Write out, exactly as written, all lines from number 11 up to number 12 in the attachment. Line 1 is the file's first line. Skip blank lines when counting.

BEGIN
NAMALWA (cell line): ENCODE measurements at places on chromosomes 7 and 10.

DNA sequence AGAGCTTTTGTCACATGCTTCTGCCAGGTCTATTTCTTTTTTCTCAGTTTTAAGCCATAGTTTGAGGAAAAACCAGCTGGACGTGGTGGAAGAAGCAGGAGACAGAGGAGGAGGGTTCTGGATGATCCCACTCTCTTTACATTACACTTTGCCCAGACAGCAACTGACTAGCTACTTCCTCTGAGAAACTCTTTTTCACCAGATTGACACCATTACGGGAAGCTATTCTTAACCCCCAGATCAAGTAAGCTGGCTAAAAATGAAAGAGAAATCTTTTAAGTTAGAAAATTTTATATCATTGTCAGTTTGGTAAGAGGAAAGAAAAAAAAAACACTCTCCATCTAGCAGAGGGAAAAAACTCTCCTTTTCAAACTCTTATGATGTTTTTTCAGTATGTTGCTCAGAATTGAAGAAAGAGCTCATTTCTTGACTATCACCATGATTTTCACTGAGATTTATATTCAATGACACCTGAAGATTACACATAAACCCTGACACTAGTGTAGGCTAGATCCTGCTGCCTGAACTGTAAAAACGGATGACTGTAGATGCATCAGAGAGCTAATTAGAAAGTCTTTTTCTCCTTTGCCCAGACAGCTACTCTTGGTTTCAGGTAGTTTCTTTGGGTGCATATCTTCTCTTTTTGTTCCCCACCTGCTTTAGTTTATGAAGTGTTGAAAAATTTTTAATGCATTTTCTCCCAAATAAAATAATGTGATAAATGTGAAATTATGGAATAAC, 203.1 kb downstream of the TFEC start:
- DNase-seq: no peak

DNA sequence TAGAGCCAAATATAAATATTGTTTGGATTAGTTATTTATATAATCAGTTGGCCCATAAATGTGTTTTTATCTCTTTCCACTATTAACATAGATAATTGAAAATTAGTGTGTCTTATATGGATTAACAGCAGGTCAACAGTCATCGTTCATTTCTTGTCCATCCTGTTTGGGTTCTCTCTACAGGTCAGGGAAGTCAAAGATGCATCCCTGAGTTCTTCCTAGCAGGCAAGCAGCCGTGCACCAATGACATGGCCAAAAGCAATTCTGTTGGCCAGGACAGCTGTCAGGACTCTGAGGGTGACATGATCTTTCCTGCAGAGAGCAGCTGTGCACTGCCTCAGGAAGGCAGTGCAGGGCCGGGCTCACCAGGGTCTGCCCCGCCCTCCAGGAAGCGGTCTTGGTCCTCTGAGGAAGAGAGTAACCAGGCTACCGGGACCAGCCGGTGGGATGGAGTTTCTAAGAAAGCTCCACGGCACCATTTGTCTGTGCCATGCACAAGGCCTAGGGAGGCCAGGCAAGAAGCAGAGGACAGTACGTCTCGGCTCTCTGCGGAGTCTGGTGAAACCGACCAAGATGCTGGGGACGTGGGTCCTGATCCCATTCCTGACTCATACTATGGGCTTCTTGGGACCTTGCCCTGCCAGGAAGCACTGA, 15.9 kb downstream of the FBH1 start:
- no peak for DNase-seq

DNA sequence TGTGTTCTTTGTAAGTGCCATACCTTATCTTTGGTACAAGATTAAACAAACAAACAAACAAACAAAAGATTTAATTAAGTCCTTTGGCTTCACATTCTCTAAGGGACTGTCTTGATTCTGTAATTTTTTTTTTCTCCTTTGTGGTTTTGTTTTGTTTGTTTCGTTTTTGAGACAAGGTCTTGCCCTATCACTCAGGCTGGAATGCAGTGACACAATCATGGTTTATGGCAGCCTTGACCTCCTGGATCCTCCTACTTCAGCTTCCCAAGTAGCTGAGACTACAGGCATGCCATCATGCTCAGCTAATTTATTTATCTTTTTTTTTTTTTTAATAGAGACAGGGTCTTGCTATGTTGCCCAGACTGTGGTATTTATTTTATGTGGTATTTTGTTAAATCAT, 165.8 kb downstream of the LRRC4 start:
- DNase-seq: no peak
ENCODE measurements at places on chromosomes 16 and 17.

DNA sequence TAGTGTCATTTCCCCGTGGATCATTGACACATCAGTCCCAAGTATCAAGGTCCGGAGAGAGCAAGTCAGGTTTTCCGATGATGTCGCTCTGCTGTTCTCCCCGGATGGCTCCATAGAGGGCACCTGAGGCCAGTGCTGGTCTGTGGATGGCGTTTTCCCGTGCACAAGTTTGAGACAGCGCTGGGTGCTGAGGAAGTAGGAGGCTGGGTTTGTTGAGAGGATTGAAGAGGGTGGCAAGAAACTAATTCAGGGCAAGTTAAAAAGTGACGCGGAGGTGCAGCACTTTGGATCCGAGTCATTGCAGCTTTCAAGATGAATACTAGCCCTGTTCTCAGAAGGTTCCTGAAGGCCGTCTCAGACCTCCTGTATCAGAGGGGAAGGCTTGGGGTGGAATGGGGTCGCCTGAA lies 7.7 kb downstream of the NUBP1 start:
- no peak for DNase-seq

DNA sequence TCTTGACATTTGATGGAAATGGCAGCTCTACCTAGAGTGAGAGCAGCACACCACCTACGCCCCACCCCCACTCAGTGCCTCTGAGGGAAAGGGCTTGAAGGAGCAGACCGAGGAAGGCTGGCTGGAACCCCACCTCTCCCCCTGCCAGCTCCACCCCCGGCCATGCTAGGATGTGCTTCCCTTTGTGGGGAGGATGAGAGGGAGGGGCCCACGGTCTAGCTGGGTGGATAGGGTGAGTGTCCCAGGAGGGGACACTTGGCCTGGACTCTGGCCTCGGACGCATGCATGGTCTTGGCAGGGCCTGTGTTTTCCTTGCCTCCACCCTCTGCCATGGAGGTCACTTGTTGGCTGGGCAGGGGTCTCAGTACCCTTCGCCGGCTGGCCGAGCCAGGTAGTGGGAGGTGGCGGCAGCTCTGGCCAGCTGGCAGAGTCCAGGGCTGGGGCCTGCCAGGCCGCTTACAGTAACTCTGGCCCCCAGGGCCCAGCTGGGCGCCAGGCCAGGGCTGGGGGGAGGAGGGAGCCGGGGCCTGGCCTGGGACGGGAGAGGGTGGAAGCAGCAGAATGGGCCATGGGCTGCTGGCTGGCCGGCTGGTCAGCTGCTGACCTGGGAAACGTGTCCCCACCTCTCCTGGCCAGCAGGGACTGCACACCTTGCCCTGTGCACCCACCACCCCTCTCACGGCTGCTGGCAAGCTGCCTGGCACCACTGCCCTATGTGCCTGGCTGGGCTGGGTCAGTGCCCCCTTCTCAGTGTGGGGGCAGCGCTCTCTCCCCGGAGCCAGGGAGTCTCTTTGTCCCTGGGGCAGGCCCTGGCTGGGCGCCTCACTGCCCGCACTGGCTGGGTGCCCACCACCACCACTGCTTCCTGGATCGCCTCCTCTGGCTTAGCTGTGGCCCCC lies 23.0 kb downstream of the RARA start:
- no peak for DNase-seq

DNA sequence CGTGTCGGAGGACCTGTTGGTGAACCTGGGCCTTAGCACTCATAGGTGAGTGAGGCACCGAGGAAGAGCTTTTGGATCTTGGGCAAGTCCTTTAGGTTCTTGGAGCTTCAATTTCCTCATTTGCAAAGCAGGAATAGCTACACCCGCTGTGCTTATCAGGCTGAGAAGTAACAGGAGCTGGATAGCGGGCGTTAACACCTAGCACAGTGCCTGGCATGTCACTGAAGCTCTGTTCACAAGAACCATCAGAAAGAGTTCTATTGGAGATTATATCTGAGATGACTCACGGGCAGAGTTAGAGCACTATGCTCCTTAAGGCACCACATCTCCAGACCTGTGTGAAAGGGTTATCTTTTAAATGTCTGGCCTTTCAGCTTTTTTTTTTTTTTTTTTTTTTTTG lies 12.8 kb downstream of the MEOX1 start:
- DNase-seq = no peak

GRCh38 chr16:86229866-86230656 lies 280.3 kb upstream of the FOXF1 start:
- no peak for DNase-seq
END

DNA sequence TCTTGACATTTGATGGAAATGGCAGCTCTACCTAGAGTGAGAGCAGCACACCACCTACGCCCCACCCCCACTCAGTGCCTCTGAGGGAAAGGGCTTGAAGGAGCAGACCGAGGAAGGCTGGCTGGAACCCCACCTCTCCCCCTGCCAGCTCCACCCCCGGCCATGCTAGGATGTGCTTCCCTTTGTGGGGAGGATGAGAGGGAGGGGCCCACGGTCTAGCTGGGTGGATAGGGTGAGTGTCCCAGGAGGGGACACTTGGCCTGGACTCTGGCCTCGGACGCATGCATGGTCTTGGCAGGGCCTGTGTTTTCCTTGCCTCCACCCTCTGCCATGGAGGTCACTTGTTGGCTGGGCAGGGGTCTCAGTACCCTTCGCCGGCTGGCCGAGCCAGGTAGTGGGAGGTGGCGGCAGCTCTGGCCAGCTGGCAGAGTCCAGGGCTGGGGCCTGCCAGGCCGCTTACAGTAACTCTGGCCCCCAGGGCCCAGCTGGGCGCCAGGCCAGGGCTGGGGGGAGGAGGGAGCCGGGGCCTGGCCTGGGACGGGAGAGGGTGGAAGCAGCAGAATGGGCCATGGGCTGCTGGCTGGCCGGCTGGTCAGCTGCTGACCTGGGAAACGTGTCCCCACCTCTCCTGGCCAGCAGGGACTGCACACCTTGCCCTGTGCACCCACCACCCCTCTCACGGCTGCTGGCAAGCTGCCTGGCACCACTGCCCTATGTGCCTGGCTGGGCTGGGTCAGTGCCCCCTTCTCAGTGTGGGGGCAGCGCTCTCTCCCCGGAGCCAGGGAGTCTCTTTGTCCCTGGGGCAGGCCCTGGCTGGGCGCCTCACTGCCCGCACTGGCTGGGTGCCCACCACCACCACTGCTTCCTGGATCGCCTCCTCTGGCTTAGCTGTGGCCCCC lies 23.0 kb downstream of the RARA start:
- no peak for DNase-seq